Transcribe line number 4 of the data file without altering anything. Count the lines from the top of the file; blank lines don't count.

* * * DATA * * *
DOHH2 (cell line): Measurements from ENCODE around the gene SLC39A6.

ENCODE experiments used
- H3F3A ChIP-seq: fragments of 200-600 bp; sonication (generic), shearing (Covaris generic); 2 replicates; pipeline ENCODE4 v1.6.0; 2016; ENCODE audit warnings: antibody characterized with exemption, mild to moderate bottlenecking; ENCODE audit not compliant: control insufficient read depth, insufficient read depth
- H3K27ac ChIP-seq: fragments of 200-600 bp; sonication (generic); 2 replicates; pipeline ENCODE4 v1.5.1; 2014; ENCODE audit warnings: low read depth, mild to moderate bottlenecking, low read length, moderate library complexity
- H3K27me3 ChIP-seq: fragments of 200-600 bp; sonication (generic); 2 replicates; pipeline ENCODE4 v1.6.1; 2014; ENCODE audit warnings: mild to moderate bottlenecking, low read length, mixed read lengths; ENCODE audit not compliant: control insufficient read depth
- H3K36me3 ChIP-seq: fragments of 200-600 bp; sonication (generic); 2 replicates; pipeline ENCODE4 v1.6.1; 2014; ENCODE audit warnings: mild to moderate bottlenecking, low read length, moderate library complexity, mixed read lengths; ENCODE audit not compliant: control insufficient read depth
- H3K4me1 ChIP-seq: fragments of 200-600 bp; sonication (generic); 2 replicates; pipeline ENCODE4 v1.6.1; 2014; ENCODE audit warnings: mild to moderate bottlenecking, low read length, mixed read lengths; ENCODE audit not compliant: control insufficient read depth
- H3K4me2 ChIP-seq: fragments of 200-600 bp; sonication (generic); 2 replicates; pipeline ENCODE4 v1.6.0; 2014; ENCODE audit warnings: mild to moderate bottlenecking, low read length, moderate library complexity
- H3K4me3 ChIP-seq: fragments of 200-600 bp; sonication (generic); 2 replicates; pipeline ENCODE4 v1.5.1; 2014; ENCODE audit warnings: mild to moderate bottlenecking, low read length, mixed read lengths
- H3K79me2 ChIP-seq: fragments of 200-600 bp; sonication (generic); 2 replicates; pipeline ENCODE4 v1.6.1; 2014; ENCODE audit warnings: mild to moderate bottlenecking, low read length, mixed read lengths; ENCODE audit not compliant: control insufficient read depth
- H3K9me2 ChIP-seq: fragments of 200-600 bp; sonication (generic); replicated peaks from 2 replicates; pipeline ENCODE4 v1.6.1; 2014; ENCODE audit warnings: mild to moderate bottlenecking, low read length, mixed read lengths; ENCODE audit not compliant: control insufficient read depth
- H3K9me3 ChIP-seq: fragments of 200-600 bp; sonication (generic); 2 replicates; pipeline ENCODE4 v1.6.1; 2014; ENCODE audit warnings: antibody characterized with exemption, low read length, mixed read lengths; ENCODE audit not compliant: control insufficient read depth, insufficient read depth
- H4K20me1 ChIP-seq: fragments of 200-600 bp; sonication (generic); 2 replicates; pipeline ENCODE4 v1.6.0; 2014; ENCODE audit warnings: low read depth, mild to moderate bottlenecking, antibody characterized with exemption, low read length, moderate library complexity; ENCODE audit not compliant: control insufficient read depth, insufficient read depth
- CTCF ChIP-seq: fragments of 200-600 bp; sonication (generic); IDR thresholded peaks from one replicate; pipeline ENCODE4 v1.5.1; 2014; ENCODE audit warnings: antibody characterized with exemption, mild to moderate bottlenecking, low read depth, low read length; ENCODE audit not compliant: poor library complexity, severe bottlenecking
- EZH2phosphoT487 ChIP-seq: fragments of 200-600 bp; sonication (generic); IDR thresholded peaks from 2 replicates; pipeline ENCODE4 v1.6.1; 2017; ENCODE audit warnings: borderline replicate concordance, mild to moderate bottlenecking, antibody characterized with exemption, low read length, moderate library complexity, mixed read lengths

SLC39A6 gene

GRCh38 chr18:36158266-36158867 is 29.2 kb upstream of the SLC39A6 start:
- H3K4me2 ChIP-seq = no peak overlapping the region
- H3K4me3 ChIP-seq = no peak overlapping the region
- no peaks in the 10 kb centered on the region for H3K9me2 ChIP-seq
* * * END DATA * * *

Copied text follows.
- H3K27ac ChIP-seq: fragments of 200-600 bp; sonication (generic); 2 replicates; pipeline ENCODE4 v1.5.1; 2014; ENCODE audit warnings: low read depth, mild to moderate bottlenecking, low read length, moderate library complexity